|Ordered||20 Oct 1939|
|Laid down||21 Feb 1941||Deutsche Werft AG, Hamburg (werk 307)|
|Launched||22 Sep 1941|
|Commissioned||8 Dec 1941||Kptlt. Friedrich Steinhoff|
|Successes||5 ships sunk, total tonnage 41,373 GRT|
1 ship damaged, total tonnage 8,773 GRT
Sold to Japan at Kure, Japan on 16 Sept 1943 and became the Japanese submarine RO 500.
Surrendered at Maizuru in August 1945. Scuttled in the Gulf of Maizuru by the US Navy on 30 April, 1946.
U-511 operated with the following Wolfpacks during its career:
Pirat (29 Jul 1942 - 3 Aug 1942)
Schlagetot (9 Nov 1942 - 21 Nov 1942)
Delphin (3 Jan 1943 - 14 Feb 1943)
Robbe (16 Feb 1943 - 5 Mar 1943)
Attacks on this boat
12 Feb 1943
The boat was damaged by convoy escorts off Cape Finisterre and was forced to abort her attack. (Sources: Blair, vol 2, page 195)
1 recorded attack on this boat.
General notes on this boat
31 May 1942. During the summer of 1942, when under the command of Kptlt. Friedrich Steinhoff, the boat took part in one of the most interesting experiments of the entire war. Steinhoff's brother, Dr. Erich Steinhoff, was working at Peenemünde on the rocket program, and between them they arranged for U-511 to be used for rocket trials.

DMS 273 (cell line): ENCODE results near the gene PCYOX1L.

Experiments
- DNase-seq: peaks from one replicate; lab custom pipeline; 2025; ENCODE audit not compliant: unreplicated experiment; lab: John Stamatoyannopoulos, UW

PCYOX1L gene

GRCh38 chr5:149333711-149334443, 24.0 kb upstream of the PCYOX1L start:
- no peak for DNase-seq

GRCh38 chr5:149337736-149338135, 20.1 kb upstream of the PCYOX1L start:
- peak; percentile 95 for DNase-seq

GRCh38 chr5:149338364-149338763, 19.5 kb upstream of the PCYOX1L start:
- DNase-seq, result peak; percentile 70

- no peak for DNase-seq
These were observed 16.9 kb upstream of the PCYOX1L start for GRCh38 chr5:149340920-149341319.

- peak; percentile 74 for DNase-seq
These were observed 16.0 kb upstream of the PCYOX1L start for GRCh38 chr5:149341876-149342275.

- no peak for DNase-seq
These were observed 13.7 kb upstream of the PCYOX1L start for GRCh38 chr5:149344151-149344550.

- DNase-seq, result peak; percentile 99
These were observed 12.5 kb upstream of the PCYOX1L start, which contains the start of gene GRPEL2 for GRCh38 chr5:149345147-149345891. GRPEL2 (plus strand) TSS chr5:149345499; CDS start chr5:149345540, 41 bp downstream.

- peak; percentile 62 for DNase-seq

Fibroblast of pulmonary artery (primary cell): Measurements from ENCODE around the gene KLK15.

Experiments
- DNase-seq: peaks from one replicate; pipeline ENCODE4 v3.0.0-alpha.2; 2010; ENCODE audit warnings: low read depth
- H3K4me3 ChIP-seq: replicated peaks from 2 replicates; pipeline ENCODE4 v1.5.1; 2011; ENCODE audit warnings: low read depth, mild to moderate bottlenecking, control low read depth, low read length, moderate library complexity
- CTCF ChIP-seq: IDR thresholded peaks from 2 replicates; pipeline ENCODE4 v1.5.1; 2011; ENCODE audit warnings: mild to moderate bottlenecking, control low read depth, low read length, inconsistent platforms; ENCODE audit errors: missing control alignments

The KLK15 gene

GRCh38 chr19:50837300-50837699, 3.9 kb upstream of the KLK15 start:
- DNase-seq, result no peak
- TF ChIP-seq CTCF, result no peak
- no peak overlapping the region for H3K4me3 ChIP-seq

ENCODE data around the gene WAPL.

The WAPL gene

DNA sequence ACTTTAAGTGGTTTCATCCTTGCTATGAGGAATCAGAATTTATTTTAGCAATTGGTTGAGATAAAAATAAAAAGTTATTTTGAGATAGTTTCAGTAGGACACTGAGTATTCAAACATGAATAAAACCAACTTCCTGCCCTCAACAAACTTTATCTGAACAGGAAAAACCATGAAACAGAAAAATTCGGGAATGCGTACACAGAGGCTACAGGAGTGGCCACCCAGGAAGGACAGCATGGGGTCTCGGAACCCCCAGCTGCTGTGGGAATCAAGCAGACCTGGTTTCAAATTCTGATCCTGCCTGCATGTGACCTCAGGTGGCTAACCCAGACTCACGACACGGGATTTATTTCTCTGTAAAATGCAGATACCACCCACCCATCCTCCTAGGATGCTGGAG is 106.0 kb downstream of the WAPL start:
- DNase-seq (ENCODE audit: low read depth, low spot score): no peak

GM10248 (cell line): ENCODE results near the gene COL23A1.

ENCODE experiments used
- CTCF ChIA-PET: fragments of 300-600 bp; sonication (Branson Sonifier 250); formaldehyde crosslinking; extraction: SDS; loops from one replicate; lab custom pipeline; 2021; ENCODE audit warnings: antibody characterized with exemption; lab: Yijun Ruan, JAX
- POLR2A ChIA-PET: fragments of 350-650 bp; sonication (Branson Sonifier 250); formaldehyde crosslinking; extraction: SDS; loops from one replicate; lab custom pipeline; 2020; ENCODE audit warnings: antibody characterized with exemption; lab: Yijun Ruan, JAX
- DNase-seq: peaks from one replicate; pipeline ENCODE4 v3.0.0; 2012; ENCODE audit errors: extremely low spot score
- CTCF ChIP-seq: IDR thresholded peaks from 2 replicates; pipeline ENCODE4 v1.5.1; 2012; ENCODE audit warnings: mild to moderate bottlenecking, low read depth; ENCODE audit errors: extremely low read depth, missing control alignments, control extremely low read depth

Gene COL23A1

A rack for six 30 cm rockets was installed and extensive tests carried out. These concluded with the successful launch of rockets from a depth of 12 meters. These amazing tests failed to convince Dönitz's staff of the merit of this innovatory weapon system, and it was not put into service. The rocket in question, the 30cm Wurfkörper 42 Spreng, was not advanced enough to target ships, but it might have been used to bombard shore installations such as oil refineries in the Caribbean. This idea was developed in late 1944 with a proposal for type XXI electro boats to tow V-2 launchers which would attack shore bases. Neither the launchers nor the type XXI boats became available before the war ended.
Men lost from U-boats
Unlike many other U-boats, which during their service lost men due to accidents and various other causes, U-511 did not suffer any casualties (we know of) until the time of her loss.